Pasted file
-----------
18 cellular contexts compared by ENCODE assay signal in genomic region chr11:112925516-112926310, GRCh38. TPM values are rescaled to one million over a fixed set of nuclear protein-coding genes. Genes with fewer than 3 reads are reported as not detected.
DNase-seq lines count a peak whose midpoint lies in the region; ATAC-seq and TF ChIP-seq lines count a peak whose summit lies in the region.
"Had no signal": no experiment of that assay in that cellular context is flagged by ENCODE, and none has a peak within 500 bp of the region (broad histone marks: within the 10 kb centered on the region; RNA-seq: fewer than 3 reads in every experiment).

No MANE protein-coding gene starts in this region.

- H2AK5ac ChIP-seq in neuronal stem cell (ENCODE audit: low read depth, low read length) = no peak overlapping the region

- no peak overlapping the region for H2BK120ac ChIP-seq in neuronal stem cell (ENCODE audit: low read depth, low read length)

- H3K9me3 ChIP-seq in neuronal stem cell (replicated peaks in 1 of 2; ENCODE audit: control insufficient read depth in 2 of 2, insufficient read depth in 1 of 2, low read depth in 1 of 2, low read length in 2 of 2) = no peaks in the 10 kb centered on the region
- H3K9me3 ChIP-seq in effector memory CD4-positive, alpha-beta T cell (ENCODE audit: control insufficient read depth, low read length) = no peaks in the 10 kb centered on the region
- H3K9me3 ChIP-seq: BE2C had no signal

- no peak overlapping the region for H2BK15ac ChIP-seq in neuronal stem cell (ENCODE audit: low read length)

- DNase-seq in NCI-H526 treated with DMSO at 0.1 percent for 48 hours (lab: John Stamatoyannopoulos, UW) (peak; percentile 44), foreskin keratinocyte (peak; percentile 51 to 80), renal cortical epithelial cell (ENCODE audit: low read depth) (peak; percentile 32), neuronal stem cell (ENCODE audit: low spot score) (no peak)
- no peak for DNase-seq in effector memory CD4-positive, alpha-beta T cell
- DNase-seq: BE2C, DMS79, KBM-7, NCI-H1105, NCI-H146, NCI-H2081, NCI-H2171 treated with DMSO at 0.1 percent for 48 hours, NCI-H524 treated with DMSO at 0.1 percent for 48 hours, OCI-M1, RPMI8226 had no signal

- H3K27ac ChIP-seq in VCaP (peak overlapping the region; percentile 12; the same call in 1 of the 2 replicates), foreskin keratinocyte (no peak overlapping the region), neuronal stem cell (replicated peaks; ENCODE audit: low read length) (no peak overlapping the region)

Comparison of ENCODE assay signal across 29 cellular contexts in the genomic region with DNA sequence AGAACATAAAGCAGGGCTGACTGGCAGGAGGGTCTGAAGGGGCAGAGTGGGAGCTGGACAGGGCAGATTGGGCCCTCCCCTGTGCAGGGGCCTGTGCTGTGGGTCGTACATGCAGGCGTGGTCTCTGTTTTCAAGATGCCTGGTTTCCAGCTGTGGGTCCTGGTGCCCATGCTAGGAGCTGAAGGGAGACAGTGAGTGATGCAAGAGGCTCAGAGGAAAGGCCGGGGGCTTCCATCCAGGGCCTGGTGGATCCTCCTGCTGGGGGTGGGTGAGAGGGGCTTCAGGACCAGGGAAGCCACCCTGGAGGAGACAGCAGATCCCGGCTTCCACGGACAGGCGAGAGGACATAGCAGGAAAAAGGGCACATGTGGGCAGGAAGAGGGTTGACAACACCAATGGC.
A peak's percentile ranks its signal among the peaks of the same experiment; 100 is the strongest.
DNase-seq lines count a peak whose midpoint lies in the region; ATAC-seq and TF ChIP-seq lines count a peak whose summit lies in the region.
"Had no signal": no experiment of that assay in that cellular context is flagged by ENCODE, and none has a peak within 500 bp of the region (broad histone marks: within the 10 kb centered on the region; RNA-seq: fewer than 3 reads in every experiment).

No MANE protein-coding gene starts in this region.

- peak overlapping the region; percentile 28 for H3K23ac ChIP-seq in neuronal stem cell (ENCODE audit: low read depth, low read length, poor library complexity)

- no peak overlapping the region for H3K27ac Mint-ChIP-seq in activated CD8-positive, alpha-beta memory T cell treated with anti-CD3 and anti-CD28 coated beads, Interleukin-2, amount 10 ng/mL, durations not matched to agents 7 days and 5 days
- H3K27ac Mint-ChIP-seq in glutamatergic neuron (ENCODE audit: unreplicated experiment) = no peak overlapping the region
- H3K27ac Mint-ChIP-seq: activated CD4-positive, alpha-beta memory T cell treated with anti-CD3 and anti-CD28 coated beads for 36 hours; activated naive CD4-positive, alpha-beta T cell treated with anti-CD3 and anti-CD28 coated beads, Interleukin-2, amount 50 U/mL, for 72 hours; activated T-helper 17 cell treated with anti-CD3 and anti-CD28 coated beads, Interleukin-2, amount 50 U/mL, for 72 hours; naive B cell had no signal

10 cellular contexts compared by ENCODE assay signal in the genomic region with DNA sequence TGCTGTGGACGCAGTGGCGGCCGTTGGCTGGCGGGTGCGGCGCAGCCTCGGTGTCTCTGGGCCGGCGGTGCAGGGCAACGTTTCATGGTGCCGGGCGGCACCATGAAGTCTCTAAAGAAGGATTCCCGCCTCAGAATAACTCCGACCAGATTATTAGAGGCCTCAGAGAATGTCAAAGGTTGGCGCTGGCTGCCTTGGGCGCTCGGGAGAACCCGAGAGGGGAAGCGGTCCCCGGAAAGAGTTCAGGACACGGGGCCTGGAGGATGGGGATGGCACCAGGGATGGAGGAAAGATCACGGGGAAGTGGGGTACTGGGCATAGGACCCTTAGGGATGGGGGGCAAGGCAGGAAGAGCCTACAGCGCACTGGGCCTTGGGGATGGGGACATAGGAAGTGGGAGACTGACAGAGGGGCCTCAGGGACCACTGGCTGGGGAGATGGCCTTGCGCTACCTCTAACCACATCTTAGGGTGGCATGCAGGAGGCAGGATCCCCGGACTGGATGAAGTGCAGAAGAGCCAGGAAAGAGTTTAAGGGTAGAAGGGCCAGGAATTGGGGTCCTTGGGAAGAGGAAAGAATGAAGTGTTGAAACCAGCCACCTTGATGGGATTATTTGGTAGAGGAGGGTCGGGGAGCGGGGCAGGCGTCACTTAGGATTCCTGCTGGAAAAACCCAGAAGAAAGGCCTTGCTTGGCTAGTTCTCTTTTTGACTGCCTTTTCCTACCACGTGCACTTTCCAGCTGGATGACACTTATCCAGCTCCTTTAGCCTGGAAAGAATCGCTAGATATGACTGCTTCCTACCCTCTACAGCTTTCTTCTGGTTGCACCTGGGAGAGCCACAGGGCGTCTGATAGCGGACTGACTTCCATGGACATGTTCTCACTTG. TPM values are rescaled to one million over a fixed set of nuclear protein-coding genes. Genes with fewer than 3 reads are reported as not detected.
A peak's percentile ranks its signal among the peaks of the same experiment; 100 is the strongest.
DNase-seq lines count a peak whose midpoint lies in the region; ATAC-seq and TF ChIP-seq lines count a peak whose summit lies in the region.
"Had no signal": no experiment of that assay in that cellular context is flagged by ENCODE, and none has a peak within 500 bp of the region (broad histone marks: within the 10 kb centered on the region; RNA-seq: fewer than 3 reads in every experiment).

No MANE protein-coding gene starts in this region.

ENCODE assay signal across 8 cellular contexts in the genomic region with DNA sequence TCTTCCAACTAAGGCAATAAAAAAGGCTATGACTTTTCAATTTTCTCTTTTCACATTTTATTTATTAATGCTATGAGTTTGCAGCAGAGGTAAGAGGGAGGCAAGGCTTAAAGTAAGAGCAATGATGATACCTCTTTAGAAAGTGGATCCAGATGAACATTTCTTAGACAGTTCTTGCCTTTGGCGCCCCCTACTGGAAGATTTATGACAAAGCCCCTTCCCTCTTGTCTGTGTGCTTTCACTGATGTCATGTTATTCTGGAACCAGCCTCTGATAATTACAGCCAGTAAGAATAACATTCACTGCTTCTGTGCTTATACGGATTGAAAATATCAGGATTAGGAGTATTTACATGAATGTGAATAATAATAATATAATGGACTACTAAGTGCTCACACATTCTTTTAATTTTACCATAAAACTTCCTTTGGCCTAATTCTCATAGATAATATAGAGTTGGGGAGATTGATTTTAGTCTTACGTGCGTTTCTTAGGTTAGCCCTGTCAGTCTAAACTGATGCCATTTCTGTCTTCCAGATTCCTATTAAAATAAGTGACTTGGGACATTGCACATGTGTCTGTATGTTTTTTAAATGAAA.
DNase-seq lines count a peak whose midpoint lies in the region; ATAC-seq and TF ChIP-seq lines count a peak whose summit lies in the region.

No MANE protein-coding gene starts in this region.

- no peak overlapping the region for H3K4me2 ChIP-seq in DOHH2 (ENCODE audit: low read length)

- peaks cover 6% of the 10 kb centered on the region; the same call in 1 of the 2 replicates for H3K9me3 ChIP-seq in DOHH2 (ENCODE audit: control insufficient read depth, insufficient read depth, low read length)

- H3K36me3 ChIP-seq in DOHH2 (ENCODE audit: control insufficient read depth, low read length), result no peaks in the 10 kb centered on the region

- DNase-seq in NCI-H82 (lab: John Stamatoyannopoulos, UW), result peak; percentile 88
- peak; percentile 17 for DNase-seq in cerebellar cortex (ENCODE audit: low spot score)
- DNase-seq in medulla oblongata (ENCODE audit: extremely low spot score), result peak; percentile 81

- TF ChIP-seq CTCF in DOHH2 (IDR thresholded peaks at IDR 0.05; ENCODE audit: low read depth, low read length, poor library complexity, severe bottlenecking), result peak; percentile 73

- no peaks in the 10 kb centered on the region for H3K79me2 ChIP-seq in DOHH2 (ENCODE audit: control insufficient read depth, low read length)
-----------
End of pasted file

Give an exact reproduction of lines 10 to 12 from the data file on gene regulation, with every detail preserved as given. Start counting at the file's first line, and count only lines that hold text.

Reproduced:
- no peak overlapping the region for H2BK15ac ChIP-seq in neuronal stem cell (ENCODE audit: low read length)

- DNase-seq in NCI-H526 treated with DMSO at 0.1 percent for 48 hours (lab: John Stamatoyannopoulos, UW) (peak; percentile 44), foreskin keratinocyte (peak; percentile 51 to 80), renal cortical epithelial cell (ENCODE audit: low read depth) (peak; percentile 32), neuronal stem cell (ENCODE audit: low spot score) (no peak)
- no peak for DNase-seq in effector memory CD4-positive, alpha-beta T cell